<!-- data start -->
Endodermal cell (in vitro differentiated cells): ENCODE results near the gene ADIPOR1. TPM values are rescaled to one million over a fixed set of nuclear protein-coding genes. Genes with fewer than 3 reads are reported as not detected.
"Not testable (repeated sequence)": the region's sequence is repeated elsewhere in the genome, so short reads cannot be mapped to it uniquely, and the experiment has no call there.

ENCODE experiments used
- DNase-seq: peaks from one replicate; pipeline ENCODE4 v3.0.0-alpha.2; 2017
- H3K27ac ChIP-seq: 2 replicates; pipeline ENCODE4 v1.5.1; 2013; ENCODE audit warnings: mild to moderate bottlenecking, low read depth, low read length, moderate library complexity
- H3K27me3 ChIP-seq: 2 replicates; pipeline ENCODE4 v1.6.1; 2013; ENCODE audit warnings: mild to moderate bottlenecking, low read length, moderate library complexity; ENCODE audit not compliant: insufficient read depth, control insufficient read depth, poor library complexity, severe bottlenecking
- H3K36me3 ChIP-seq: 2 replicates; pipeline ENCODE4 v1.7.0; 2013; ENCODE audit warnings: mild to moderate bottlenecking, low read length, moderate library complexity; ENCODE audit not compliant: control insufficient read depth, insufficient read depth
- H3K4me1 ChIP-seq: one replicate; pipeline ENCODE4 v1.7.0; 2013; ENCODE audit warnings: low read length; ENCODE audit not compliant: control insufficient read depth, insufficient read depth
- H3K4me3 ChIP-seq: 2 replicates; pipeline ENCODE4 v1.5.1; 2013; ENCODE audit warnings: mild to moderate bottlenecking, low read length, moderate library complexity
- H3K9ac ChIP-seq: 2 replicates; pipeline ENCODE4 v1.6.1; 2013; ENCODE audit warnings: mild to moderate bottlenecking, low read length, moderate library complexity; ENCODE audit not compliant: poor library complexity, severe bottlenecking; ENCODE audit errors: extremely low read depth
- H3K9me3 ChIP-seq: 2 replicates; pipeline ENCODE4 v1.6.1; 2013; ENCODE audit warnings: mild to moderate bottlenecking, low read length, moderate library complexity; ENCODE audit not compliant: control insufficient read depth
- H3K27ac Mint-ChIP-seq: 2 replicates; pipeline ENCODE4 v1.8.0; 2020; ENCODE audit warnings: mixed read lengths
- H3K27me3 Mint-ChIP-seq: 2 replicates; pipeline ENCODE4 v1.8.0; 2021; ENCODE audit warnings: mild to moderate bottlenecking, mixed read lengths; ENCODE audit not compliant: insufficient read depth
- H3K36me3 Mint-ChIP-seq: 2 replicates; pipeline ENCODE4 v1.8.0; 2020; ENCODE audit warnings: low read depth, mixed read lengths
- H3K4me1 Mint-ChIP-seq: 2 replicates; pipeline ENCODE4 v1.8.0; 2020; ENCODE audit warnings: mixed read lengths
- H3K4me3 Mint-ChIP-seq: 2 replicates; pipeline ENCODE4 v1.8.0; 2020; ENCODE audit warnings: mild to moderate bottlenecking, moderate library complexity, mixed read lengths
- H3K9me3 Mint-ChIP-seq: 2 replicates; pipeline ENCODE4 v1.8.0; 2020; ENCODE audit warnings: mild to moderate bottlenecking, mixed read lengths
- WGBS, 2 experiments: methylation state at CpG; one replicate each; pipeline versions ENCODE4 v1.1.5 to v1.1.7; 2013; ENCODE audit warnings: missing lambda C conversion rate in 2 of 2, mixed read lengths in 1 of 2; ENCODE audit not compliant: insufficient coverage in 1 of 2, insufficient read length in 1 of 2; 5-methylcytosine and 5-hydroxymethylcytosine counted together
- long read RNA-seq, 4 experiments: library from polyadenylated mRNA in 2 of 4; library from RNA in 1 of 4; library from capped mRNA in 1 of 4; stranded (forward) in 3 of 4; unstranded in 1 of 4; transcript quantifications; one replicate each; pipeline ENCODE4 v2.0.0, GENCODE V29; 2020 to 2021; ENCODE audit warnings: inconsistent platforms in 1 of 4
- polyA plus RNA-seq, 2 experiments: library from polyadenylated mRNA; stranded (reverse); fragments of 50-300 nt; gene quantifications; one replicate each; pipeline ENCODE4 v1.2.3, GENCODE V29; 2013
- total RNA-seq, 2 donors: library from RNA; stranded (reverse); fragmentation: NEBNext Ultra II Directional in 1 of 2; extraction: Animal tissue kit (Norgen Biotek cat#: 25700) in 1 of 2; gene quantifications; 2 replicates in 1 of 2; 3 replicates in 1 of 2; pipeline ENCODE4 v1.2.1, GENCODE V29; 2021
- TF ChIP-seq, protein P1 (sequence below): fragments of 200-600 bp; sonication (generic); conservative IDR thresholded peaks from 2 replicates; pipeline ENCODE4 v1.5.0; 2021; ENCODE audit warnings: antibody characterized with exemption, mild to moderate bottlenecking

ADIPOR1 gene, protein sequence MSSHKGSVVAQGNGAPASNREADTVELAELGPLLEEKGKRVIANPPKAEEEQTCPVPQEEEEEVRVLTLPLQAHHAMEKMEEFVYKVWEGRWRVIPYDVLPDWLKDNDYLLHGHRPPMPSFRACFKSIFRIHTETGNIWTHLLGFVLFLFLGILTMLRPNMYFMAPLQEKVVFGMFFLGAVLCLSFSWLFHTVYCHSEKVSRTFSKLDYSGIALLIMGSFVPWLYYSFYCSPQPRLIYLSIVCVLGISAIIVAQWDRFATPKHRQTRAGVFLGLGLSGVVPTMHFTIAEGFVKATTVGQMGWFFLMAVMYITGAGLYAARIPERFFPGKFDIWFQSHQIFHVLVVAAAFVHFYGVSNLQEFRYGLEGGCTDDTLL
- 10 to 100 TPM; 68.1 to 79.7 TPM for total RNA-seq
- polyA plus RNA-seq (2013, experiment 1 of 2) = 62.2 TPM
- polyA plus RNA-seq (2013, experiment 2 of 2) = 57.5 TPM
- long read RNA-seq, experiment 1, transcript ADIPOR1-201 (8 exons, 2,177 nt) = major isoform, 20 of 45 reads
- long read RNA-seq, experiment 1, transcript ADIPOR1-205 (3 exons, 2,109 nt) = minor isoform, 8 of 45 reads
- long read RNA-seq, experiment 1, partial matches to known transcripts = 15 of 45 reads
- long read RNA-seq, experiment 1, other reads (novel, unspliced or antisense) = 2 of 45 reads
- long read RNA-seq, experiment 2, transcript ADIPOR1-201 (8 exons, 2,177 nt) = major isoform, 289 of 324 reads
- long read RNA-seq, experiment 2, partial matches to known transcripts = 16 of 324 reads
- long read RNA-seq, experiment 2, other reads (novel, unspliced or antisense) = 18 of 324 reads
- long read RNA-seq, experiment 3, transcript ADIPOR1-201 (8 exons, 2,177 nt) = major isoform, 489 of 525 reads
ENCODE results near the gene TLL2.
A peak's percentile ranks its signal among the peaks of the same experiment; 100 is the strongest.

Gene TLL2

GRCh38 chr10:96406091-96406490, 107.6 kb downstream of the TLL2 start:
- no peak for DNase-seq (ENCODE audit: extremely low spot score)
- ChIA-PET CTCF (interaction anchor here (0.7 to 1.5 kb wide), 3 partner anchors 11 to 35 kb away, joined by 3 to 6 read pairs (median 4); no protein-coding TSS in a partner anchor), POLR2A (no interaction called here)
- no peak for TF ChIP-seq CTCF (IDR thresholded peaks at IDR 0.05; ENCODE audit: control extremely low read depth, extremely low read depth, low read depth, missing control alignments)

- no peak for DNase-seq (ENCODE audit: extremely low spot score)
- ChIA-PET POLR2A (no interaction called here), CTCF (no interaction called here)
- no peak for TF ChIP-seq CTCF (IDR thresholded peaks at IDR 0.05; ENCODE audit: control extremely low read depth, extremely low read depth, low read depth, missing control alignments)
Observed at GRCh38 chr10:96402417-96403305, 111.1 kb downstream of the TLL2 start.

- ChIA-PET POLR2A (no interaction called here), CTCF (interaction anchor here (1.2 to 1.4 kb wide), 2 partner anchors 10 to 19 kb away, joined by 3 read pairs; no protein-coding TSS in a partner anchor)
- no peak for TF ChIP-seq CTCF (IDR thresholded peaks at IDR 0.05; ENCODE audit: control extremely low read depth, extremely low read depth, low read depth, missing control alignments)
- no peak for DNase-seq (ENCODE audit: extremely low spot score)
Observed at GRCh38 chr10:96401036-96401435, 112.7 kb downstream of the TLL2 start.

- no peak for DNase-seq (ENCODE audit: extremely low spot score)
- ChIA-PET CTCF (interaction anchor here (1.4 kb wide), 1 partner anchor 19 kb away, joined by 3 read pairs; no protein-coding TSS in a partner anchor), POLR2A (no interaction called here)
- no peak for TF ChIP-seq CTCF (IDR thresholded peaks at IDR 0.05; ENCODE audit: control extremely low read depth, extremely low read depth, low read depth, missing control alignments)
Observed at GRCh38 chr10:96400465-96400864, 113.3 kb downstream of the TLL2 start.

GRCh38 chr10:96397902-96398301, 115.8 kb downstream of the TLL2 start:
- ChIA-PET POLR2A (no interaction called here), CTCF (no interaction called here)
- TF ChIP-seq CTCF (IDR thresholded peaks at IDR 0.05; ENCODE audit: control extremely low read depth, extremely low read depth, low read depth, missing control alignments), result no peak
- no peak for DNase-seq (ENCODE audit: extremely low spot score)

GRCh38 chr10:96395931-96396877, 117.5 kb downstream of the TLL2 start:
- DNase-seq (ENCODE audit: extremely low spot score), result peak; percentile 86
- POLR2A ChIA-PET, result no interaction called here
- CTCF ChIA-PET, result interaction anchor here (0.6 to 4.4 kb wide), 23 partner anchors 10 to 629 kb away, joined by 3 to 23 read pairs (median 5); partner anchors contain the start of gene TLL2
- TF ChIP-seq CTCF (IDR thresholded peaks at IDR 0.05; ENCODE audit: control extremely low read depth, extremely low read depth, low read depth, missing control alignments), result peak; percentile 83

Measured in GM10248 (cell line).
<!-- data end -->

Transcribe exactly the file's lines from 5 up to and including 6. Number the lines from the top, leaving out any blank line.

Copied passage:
- H3K27ac ChIP-seq: 2 replicates; pipeline ENCODE4 v1.5.1; 2013; ENCODE audit warnings: mild to moderate bottlenecking, low read depth, low read length, moderate library complexity
- H3K27me3 ChIP-seq: 2 replicates; pipeline ENCODE4 v1.6.1; 2013; ENCODE audit warnings: mild to moderate bottlenecking, low read length, moderate library complexity; ENCODE audit not compliant: insufficient read depth, control insufficient read depth, poor library complexity, severe bottlenecking